1 large egg

2 to 3 cloves garlic, minced

1 teaspoon Dijon mustard

1 cup extra virgin olive oil

2 to 3 teaspoons freshly squeezed lemon juice

Kosher salt

Freshly ground black pepper


Combine the egg, garlic, and mustard in a food processor and pulse a few times to combine. With the motor running, add the oil in a thin stream. Add the lemon juice and pulse again. Season to taste with salt and pepper.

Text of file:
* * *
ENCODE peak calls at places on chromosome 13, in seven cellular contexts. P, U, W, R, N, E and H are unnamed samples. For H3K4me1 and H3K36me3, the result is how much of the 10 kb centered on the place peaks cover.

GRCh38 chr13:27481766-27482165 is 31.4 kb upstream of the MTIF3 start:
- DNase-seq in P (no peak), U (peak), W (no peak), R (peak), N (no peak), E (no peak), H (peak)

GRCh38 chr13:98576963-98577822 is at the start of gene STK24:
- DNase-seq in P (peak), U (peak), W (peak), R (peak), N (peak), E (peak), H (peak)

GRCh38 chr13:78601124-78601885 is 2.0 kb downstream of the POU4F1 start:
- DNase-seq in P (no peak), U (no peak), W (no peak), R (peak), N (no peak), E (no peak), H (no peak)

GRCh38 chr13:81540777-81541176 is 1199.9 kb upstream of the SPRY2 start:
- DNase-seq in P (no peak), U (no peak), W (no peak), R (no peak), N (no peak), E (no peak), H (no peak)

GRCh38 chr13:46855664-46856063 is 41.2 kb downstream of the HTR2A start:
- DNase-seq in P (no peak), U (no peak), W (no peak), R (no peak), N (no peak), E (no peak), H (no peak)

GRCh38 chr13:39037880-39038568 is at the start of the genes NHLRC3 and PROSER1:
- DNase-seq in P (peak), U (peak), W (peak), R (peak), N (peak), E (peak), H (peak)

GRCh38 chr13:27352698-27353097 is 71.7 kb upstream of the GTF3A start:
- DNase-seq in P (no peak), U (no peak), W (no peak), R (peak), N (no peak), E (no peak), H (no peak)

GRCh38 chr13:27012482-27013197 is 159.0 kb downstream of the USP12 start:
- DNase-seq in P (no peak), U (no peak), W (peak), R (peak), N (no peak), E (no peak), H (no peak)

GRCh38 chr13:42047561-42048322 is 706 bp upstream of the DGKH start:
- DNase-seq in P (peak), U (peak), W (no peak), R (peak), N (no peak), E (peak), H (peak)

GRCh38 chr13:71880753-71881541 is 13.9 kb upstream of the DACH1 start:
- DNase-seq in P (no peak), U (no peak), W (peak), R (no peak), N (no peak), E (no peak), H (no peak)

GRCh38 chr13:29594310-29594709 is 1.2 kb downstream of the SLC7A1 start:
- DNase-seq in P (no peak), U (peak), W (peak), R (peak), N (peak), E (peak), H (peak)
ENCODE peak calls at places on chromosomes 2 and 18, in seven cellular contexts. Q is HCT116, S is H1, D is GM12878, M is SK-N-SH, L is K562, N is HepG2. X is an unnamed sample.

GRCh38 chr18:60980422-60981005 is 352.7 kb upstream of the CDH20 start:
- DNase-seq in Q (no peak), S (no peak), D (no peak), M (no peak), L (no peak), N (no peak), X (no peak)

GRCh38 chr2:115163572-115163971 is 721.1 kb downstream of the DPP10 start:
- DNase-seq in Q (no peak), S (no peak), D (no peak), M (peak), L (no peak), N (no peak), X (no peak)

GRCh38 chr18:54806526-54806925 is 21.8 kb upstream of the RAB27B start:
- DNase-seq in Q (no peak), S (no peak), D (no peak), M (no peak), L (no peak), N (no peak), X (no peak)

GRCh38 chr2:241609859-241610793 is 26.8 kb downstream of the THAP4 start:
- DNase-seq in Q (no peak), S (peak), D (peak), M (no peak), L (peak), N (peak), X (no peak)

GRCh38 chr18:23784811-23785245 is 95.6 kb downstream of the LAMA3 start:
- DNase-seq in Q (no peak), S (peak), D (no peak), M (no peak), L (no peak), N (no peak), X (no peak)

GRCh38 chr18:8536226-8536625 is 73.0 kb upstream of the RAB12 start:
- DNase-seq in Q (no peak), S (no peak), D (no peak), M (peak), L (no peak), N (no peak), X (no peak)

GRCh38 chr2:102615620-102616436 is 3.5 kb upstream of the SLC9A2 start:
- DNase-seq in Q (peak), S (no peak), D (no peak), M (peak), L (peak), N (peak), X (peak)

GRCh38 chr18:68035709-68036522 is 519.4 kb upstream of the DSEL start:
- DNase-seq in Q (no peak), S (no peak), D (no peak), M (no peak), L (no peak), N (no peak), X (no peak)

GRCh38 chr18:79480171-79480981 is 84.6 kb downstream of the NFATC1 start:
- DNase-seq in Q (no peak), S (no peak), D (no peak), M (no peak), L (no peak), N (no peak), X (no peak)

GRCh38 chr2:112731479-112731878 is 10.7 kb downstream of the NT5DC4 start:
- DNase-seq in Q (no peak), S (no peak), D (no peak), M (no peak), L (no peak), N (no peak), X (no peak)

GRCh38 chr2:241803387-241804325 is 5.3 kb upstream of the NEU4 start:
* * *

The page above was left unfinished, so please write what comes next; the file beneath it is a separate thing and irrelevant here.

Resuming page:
Makes about 1 ¼ cups. Traditionally, aïoli is made with just egg yolk rather than whole egg, and it’s made with a mortar and pestle or whisked by hand. I’m all for short cuts, so I use my trusty food processor. But since a single yolk wouldn’t come up to the blade in a food processor, making it difficult to get the emulsion started, I use the whole egg. The result is slightly less thick but still absolutely delicious. By the way, if you’re uneasy about eating raw eggs, use pasteurized eggs. For a milder tasting aïoli, use half olive oil and half grape seed oil or just a light olive oil. Store-bought mayonnaise pales in comparison to homemade aïoli. Try aïoli on sandwiches or as the base for salad dressings. Stir in minced fresh herbs and use as a dipping sauce for crudités, French fries, or calamari. Really, garlicky aïoli is great on just about everything. Keeps for a day or two tightly sealed in the refrigerator.